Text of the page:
Where are the nurses?

by Hints with Heloise

Dear Readers: Today's SOUND OFF is about the lack of nurses in hospitals. - Heloise
"Dear Heloise: I was a patient in a hospital recently and was appalled by the lack of nurses on staff. My nurse greeted me and told me to call her on my cellphone if I needed anything, then gave me her number and left. What if I had fallen out of bed, couldn't get up and needed help or possibly had a stroke after surgery and couldn't talk?

"Hospitals charge a hefty amount of money for patient care, but I don't think we're getting the care we need. It's not that nurses aren't trained properly, there just are far too many patients for the limited number of nurses available.
"There was a time when American medicine was the best in the world. But is it still? I have every reason to believe it's gone downhill." - Henry P. in Atlanta

FAST FACTS
Dear Readers: Here are some storage options for tiny items like beads, sequins, snaps, etc:

• Empty pill bottles.

• Foam egg cartons.

• A compartment organizer for earrings.

• Fishing tackle box.

- Heloise


CITRUS SQUEEZER
Dear Heloise: Want more juice from a lemon or lime? Cut the fruit in half, then cut off the bottom end and place in a citrus squeezer. - Helen B., Sitka, Alaska

FLAG CARE
Dear Heloise: I put my outdoor flag in my washing machine to clean it, and instead it was ruined. It shrank, and a little of the red color in the stripes bled into the white stripes. How should I have cleaned it? - Kay D., Columbus, Mo.

Kay, try to limit your flag's exposure to the elements, such as snow, rain and wind. Wash by hand with warm water and a mild soap. Thoroughly rinse, and if storing, make sure it is completely dry. Inspect your flag often. If it becomes too badly damaged to be flown, dispose of it properly. Check with the Veterans of Foreign Wars or any veterans organization on how to properly dispose of an old flag. - Heloise

SCAMMER ALERT
Dear Heloise: There are a couple of old scams that your readers should be aware of and take measures to protect themselves. The "Can you hear me?" stunt is being used again. A caller assures the listener that this is not a sales call and will ask, "Can you hear me?" DO NOT answer. Hang up. They wait to hear you say "yes" and use your voice to OK credit cards and other purchases. The second scam is to tell you that your Microsoft license has expired. The caller will say to send a certain amount of money or give a credit card number and all will be well. This is a scam, and you should ignore it. Don't speak; just hang up on them. - Walter D., Amherst, Mass.

ROBOCALLS
Dear Heloise: A while back, you printed a story from a woman who hated robocalls. First of all, they take advantage of the fact that most people are courteous. If it's a number you do not recognize, you can ignore the call. If you happen to pick up the phone, do not say anything - just listen. Oftentimes, our voice activates the robocall. When you say "hello," the recording on the other end is signaled to start a sales pitch. - Francis T., Lincroft, N.J.

Francis, robocalls selling all sorts of products and services have cropped up around the country. One of the worst is the IRS scam, which has robbed the American public of more than $300 million, according to the Federal Communications Commission. Many of the people affected were elderly. - Heloise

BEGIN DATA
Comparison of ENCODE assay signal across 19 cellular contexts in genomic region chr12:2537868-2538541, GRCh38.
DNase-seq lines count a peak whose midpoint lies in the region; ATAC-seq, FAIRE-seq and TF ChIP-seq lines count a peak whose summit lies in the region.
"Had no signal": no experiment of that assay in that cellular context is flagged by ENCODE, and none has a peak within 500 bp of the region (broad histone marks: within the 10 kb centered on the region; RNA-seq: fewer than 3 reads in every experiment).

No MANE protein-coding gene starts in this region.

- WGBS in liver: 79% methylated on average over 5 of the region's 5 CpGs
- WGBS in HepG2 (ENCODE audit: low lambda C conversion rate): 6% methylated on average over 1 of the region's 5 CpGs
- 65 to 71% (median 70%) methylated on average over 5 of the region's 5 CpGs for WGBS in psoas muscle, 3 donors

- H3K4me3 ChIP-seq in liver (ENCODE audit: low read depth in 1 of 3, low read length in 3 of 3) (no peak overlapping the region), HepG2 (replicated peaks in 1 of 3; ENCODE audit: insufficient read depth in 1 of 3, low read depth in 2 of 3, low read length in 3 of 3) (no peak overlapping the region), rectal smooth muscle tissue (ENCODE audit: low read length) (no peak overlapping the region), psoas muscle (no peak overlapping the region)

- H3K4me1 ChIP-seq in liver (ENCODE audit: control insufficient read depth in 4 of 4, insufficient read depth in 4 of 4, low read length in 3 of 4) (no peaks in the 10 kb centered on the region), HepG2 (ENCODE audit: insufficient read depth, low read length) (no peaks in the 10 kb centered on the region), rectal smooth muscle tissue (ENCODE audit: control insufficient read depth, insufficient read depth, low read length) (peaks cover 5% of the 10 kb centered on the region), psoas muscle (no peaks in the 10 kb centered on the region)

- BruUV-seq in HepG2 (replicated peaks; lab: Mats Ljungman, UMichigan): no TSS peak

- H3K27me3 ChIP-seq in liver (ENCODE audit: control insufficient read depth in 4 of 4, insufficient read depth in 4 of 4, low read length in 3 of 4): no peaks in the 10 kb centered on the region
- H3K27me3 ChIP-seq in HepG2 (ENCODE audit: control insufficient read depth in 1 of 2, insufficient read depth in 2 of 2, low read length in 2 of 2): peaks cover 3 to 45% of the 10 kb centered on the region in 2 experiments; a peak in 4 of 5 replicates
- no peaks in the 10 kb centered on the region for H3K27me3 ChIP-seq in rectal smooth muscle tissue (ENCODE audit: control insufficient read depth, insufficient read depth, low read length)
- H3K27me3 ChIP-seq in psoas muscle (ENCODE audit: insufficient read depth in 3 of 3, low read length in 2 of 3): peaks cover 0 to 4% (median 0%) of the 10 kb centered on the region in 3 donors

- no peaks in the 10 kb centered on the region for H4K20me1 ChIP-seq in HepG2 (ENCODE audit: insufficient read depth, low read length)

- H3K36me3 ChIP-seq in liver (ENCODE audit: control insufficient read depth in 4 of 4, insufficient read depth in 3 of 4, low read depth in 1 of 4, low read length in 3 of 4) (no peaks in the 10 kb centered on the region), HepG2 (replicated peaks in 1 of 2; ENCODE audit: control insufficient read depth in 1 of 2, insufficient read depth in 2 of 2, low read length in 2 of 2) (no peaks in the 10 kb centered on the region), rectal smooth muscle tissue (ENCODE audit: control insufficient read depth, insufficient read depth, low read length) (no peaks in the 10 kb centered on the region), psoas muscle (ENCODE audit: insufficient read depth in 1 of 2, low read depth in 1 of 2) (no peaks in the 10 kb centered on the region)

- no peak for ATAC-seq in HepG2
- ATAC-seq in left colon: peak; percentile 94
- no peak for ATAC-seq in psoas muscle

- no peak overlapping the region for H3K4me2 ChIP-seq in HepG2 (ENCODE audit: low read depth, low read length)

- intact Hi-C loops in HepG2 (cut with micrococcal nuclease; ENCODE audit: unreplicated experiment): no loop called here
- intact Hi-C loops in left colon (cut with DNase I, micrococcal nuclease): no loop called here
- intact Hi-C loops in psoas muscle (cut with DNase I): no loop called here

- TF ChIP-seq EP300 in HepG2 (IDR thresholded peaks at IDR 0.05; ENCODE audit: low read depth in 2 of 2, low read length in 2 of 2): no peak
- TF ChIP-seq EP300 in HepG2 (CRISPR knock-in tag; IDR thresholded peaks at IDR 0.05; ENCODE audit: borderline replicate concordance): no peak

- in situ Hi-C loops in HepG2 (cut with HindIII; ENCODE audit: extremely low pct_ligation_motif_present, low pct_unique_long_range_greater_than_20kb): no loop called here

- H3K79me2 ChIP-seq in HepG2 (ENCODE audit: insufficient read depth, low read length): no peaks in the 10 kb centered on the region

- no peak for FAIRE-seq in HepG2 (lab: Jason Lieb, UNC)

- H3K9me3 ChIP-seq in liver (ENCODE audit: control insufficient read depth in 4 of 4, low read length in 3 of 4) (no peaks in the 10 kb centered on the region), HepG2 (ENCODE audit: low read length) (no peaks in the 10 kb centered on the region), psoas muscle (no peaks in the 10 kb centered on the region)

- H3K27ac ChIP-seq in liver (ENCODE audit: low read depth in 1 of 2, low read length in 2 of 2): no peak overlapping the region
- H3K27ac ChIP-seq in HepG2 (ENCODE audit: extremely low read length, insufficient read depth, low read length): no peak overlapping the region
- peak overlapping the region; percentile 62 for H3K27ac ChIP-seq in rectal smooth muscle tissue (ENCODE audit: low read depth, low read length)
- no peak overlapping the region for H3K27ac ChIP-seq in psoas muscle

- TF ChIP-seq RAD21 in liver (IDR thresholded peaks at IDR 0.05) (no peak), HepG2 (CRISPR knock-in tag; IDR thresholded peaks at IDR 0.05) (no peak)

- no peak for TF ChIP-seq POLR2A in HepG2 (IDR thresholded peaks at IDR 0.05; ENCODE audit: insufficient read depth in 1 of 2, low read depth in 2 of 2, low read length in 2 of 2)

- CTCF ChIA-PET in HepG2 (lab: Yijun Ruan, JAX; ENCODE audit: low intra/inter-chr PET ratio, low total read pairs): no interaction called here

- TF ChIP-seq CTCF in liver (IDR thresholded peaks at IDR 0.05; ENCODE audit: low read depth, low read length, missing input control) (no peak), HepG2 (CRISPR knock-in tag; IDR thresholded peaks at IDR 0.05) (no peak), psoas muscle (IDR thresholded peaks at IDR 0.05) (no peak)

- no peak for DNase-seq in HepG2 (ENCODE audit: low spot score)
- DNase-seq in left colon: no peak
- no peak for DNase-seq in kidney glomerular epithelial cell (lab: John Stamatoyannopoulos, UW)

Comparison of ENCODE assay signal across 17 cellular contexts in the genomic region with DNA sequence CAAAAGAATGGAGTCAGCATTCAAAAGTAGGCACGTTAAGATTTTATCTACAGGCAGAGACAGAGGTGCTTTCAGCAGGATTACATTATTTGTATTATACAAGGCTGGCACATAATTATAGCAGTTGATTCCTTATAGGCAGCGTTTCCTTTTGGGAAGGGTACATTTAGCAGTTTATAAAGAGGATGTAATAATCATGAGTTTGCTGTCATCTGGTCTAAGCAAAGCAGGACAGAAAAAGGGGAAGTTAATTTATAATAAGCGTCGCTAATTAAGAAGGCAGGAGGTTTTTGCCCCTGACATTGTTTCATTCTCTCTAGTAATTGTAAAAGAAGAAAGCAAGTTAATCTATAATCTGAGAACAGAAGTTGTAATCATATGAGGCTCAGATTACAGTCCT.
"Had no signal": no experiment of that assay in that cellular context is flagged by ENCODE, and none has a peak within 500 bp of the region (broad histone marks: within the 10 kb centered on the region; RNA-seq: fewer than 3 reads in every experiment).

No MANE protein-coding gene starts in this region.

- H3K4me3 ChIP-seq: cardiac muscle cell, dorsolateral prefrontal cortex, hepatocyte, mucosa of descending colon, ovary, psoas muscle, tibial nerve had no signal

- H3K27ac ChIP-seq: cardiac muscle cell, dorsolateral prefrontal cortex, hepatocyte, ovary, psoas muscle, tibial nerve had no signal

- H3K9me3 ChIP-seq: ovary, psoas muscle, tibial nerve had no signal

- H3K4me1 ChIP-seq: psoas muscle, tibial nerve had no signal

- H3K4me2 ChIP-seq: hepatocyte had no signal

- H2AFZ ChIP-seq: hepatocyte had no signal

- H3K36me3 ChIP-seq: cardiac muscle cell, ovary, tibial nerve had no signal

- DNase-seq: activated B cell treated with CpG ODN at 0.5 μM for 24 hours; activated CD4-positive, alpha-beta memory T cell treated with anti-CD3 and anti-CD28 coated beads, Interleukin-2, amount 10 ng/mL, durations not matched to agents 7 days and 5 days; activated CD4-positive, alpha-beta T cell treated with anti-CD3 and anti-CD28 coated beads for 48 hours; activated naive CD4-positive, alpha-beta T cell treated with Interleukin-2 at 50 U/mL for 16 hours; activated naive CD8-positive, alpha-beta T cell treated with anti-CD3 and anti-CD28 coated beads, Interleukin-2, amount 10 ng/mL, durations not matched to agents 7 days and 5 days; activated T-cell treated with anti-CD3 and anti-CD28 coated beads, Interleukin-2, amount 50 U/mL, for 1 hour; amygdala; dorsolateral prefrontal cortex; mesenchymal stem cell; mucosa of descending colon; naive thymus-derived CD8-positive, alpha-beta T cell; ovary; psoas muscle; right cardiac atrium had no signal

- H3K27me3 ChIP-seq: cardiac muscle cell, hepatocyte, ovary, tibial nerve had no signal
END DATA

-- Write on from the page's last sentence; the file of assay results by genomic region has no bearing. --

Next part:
ALLERGY TO MSG?
Dear Heloise: Can someone be allergic to MSG? I think I am, but my husband says it's impossible. - June S., Brookside, Del.

June, MSG, also known as monosodium glutamate, is a flavor enhancer that is used in a number of Chinese dishes, soups and processed meats. The Food and Drug Administration has deemed it safe to use, but a small percentage of people might have a mild negative reaction to MSG. Symptoms may include headache, sweating, rapid heartbeat, tingling or numbness of the face or neck, chest pain and nausea.

Although researchers haven't found out for sure that MSG causes these symptoms, it is best to avoid it if you have experienced any adverse reactions. - Heloise


WHAT IS A PIMIENTO?
Dear Readers: Ever wonder where a pimiento comes from? They're sweet red chili peppers, resembling a cherry tomato, and usually are found stuffed into a manzanillo olive to complement the saltiness of the olives. Pimiento peppers are a good source of vitamins A, C and B-6, and of copper. However, eating a large amount of pimientos can cause an upset stomach. - Heloise

SECURING HER PURSE
Dear Heloise: Whenever I shop in a store that has shopping carts, I always hook the child seat belts through my purse straps, just in case someone is tempted to walk off with it. Love your hints. - Carol C., Eatontown, N.J.

Carol, be careful. Those straps can be undone very quickly, and it wouldn't be difficult for someone to come along and steal your purse when your back was turned. You're better off with a crossbody bag that you don't take off and leave in a shopping cart. - Heloise


UTENSILS SLIDE ALL OVER
Dear Heloise: All my cooking utensils get tangled up in a drawer. How do I prevent this? - Carrie-Ann in Ohio

First, put a small hand towel or kitchen towel in the drawer and secure it with thumbtacks. Next, place all utensils upside down in the drawer. This should solve the problem. You also can use a rubberized shelf liner in place of a towel. - Heloise

(c)2019 by King Features Syndicate Inc.